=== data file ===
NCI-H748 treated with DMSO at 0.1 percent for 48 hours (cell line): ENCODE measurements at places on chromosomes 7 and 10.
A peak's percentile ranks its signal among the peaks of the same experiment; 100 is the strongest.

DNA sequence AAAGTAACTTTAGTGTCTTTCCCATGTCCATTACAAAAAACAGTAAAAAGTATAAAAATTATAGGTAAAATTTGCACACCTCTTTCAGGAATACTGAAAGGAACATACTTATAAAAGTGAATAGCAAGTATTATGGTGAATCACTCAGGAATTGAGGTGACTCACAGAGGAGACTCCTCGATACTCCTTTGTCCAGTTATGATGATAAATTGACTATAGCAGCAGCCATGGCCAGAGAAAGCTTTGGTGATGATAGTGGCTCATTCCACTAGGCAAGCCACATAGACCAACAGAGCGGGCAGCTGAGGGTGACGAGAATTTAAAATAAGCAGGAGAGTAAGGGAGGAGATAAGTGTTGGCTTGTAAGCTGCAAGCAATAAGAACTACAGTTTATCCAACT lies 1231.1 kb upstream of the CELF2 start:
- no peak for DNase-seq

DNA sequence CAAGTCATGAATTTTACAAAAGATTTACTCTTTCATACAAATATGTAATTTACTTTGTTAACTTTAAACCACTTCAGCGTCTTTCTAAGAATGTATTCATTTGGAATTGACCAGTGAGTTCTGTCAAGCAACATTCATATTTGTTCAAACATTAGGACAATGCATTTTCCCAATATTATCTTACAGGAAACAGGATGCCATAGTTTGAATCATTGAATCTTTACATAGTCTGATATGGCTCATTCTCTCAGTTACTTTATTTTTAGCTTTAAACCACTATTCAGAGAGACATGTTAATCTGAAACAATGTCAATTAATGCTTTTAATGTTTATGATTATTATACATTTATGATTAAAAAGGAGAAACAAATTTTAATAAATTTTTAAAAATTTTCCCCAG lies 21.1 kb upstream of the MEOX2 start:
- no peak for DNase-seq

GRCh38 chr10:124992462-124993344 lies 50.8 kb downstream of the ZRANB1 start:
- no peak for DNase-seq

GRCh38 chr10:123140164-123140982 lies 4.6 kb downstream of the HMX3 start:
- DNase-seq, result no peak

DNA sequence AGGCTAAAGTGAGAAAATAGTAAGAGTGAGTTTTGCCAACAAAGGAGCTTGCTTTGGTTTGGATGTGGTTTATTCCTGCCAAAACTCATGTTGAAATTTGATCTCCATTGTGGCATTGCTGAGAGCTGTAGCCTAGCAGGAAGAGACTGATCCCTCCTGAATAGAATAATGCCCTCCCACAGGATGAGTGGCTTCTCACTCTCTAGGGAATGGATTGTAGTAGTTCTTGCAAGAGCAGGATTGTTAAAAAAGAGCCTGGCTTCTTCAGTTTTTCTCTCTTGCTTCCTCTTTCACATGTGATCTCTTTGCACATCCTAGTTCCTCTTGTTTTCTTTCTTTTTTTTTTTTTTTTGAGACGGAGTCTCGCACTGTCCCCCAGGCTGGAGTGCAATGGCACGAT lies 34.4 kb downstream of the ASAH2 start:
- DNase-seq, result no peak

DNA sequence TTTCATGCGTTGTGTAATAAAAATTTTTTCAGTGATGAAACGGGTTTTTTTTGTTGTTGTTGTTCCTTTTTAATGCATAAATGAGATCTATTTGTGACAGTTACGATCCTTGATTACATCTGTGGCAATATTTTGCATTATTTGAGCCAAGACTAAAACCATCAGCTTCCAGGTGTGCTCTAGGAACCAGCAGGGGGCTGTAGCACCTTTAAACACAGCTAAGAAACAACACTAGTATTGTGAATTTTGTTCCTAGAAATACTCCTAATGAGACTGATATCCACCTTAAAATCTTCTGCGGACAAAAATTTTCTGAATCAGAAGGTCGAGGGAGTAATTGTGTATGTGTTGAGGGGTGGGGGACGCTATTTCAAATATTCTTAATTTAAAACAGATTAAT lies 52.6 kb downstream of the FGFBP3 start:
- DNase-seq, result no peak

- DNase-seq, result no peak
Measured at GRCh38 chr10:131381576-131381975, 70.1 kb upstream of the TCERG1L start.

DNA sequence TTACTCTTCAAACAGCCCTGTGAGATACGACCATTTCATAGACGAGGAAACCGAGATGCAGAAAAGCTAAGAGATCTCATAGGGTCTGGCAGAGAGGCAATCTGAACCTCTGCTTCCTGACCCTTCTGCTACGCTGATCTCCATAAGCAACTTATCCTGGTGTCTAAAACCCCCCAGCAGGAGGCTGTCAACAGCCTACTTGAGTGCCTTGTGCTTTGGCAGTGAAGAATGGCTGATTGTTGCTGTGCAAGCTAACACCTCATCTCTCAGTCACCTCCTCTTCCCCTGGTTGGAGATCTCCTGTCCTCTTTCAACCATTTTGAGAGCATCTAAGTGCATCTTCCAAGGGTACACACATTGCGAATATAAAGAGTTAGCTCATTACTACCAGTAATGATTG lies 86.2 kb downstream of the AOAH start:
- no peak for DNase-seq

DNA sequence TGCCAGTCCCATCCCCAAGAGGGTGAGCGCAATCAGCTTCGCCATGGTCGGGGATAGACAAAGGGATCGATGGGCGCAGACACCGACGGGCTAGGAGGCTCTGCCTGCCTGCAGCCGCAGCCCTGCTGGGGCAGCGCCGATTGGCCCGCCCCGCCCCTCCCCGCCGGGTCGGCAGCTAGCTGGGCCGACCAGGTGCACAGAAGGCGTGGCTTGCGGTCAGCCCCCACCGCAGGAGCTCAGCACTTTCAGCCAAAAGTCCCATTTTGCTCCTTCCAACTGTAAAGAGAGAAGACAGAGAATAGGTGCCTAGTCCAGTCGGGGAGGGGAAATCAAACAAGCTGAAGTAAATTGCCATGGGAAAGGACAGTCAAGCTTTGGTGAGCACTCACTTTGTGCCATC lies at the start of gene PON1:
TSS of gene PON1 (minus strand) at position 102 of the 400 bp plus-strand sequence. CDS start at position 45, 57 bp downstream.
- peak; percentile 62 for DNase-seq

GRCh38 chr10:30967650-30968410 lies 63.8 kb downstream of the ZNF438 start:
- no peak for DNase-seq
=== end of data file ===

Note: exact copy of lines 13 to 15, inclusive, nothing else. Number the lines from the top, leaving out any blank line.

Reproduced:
DNA sequence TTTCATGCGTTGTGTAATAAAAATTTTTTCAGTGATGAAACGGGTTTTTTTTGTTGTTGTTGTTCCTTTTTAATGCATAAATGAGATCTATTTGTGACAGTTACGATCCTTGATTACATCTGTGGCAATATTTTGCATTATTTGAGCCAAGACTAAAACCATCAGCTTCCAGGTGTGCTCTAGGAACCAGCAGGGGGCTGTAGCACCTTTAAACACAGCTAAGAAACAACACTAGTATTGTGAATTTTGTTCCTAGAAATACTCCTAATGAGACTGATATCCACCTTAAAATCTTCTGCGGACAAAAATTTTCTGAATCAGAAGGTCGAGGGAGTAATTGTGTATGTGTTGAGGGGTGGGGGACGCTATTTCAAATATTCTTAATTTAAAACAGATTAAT lies 52.6 kb downstream of the FGFBP3 start:
- DNase-seq, result no peak

- DNase-seq, result no peak